Molecular Imaging: Positron Emission Tomography

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Positron emission tomography (PET), when coupled with molecularly targeted positron emitter labeled organic compounds or labeled drugs, enables the measurement of biochemical transformations and the movement of drugs directly into the human brain and other organs. PET is the only imaging technology that can image and quantify specific cellular elements as well as the distribution and movement of drugs in the living human brain. This chapter introduces PET technology and radiotracer chemistry, which has enabled the visualization and quantification of the chemical anatomy of the human brain (as well as that of other organs) while working within the time constraints imposed by short-lived isotopes. It concludes with examples of PET studies in major brain diseases and in drug development as well as an outlook for the future of PET technologies in the neurosciences including its value for understanding the role of genes in brain diseases.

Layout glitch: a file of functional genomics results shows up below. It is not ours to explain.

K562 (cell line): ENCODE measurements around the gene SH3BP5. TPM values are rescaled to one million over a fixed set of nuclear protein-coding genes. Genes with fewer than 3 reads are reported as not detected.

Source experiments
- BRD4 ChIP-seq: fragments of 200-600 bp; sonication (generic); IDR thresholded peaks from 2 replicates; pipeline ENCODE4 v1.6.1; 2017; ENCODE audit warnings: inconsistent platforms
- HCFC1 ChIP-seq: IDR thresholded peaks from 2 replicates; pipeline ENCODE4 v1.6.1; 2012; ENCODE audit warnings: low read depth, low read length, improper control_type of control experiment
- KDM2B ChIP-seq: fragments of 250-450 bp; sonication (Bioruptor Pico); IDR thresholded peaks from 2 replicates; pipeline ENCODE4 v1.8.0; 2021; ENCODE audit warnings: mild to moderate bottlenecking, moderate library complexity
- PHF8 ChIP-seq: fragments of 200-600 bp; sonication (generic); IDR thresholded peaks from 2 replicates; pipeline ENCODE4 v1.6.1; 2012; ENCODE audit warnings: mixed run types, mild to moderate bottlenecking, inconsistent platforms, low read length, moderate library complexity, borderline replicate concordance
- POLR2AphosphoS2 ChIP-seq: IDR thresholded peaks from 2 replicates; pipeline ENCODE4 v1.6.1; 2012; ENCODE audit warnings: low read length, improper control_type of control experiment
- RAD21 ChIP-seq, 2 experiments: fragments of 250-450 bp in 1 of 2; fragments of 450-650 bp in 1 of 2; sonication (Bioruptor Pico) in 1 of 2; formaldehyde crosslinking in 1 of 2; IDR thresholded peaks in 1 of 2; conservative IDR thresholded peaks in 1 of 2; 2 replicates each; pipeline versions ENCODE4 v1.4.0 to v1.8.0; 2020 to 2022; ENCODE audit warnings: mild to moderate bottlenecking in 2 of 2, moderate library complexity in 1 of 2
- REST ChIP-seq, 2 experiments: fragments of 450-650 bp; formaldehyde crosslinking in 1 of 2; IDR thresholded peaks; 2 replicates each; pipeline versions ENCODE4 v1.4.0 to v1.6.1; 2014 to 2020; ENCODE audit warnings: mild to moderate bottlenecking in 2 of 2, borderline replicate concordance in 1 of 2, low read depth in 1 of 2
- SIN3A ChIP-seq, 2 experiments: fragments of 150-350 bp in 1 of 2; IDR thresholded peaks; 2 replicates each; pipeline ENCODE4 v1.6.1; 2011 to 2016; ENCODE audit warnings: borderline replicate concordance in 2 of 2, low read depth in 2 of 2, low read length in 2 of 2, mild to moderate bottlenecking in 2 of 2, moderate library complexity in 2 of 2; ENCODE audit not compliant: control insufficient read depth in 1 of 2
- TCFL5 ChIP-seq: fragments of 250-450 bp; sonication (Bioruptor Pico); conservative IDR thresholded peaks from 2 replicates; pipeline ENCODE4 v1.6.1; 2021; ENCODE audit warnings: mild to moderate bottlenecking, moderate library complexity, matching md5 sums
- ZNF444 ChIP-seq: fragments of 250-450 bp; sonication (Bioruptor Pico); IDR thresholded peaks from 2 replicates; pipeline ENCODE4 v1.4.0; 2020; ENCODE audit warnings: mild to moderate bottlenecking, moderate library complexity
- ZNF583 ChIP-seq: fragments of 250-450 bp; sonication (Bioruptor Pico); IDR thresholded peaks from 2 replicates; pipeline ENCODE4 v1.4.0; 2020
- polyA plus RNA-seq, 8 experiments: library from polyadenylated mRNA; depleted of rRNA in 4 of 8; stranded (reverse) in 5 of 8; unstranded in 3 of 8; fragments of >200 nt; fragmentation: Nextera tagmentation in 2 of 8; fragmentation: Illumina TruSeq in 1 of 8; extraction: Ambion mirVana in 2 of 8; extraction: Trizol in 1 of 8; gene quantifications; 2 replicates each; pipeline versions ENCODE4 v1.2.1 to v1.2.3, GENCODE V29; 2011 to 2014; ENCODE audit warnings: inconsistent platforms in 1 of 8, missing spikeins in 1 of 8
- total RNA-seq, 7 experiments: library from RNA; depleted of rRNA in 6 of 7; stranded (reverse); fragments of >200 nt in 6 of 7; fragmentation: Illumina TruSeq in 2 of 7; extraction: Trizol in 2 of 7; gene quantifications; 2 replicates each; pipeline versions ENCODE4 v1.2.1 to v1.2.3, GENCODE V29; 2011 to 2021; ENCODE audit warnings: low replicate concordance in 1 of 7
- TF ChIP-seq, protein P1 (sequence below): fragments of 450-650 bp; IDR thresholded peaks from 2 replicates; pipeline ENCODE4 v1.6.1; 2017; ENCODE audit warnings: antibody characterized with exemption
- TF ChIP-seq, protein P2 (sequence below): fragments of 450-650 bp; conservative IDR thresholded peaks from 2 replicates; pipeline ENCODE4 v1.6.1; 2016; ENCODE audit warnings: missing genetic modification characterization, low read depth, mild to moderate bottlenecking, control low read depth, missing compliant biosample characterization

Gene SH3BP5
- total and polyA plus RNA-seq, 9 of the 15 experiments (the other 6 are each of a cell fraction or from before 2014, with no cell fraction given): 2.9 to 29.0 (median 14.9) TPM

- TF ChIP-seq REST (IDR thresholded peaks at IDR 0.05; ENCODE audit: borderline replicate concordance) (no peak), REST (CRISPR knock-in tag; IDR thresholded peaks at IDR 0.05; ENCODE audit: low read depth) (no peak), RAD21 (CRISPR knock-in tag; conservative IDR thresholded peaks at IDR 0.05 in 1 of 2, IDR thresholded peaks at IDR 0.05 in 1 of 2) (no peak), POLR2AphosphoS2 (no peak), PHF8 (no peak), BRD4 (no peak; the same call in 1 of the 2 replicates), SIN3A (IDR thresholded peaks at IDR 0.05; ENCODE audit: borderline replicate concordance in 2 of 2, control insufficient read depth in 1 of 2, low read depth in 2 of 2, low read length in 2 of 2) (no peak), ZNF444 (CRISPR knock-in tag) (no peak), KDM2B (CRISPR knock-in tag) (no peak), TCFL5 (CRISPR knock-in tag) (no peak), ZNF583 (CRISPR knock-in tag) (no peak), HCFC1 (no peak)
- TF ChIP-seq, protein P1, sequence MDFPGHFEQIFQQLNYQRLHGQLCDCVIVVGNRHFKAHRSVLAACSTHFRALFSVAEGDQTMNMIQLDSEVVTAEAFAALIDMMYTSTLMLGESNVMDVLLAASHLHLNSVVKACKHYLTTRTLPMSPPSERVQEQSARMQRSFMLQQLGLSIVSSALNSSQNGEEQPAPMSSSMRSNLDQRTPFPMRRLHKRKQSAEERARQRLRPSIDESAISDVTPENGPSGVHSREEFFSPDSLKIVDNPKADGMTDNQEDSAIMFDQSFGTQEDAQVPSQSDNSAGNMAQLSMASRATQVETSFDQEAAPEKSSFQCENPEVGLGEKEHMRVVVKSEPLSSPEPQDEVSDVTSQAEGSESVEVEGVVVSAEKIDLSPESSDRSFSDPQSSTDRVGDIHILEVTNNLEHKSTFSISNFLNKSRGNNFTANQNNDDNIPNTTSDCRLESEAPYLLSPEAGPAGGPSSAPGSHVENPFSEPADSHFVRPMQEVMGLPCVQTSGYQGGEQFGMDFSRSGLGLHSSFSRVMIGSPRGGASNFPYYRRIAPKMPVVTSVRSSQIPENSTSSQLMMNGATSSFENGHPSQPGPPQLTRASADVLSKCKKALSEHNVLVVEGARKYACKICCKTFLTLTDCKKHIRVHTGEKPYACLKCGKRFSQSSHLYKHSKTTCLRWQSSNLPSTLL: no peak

Positron emission tomography Positron decay PET radioisotopes Molecular imaging Carbon-11 Fluorine-18 Radiotracer chemistry Radiotracer design Mechanisms Drug development CNS drugs Pharmacokinetics Pharmacodynamics Brain diseases Addiction Movement disorders Depression Schizophrenia Alzheimer’s disease Dopamine 


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Copyright information

© Springer Science+Business Media New York (outside of USA) 2016

Authors and Affiliations

  1. 1.Biology DepartmentBrookhaven National LaboratoryUptonUSA
  2. 2.National Institute on Drug Abuse (NIDA), National Institutes of Health (NIH)RockvilleUSA

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